Not even close Bunkie, not even close. There are so many different theories on what a good shock is supposed to do that it makes picking one of old Howard Johnsons 28 flavors of ice cream a simple matter. It would appear that Koni, a European company that introduced European ride and road feel to this country, has the heads up at least in the marketing department. Now before you throw something at me, hear me out.
Koni build a very good product, no doubt about it. Koni build a very expensive product, no doubt about that either. Koni builds a very difficult to install product if you are going to use their features to the fullest, no doubt about that either.
Now, the Koni adjustable shocks is a great device. We used them in sports car racing when I was younger, lighter, and had red hair and a red beard (both now gray). There are to ways to install the Koni adjustable shocks. One read the instructions and guess that you would like a ride quality some where between firm and soft, pre adjust the shock, and install it. The adjustment of the shock cannot be done once the shock is installed. The shock must be fully compressed. This allows a spanner wrench built into the shock to contact and engage an adjustment nut in the bottom of the shock. This will turn the adjustment nut when the top of the shock is turned and the bottom is held from turning. Then re-install the shock and road test to see if that is the ride that you want. That is great, you can dial in the ride that you want.
Koni realizing this has come out with a new shock called the Frequency Selective Dampers. According to Koni, “We have combined the benefits of performance and comfort into one shock absorber. FSD is firm for control over large bumps and corners, but soft for comfort over expansion joints and rough roads.” This sounds good and if they re up to Koni’s reputation they should do just fine.
What appears from reading the forums is that Bilstien is the next shock of choice among the aftermarket brands. I have Bilstiens on Rover II, our older Foretravel, and am quite happy with them. Bilstien again evolved from the European sports road sedan market and again like Koni were very succesfull in the variable valving of shocks to be soft under minor bumps in the road and yet stiff enough for good overall control.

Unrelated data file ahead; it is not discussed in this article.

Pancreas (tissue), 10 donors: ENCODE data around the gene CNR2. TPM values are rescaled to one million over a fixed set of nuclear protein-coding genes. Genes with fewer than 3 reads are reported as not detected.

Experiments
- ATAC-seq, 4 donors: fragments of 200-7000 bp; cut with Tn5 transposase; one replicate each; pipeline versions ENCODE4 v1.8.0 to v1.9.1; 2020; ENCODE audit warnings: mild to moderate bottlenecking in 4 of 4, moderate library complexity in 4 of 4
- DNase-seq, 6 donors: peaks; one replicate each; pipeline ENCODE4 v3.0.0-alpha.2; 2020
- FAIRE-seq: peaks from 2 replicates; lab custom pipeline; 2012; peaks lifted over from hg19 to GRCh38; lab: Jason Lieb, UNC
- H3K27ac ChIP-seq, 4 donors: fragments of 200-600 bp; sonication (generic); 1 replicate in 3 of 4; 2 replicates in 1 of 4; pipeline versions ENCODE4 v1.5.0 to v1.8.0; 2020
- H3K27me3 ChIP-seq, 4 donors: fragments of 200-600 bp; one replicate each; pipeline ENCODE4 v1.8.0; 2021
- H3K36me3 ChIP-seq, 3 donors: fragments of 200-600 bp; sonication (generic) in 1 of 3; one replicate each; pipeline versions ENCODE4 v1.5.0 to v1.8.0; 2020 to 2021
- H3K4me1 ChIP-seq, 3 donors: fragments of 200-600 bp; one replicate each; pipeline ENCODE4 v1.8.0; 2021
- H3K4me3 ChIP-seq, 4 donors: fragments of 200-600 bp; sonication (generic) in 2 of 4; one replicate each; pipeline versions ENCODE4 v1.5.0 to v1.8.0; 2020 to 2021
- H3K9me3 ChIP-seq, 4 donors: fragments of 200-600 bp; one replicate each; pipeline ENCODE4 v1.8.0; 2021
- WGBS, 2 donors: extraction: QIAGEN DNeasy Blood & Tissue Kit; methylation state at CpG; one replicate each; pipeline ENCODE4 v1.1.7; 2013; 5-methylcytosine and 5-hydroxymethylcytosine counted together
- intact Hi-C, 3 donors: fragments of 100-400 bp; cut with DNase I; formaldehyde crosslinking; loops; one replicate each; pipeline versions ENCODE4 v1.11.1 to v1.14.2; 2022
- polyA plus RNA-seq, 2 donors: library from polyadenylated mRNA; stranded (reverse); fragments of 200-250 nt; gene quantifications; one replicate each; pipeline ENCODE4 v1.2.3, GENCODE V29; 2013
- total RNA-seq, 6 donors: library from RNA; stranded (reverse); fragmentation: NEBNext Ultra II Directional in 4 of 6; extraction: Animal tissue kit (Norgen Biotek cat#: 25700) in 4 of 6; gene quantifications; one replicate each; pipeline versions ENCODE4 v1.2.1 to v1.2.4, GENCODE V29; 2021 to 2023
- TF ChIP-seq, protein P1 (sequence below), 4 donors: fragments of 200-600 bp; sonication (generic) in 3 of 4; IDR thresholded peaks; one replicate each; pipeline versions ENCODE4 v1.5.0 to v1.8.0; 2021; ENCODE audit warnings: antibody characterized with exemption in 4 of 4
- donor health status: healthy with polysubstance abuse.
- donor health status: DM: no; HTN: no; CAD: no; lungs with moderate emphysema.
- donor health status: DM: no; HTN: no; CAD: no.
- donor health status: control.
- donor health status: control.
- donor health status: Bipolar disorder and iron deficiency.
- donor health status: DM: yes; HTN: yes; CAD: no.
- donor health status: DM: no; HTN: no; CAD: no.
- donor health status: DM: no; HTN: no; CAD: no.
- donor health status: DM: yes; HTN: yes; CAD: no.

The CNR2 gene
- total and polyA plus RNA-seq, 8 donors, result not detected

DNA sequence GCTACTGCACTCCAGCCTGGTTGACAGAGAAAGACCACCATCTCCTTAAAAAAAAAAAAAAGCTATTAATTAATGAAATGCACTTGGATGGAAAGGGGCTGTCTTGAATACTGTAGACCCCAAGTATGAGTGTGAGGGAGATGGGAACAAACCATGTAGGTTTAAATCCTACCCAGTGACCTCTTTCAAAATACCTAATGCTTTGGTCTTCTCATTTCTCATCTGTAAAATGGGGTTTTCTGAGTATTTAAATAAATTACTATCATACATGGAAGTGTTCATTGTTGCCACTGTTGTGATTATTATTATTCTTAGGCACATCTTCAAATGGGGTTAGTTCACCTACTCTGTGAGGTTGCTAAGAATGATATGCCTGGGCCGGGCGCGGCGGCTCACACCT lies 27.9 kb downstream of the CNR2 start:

Bilstien says in thier web site, “Motorhomes are a great form of travel and recreation. But are they a joy to drive? Wallowing, top heavy, boat like, all phrases that have been used to describe the ride and handling of an RV. But not with Bilstein. Instead words like precise, confident, controlled and safe are what is said about a Bilstein equipped coach. With Bilstein, you won’t find a generic ‘heavy duty’ shock with ultra stiff valving and terrible ride characteristics, but rather a shock designed for your specific motorhome application providing you with a safe and compliant ride.”
Bilstien claims in it’s site that working with Monaco it has, “The World’s First Active Damping System Developed for the Motorhome Industry. BILSTEIN’S ACD SYSTEM (Active Control Damping) automatically reacts to changing road input and coach motion to deliver optimum ride comfort and safe handling.” The claim is that it is a computer controlled system that adjusts the shocks to road input. This type of suystem is a factory installed option as the cost of retorfit would be prohibitive.
Well as usual I have used up all my space for this week and next week we will look at what other companies are offering for ride and handling control. Till then keep camping.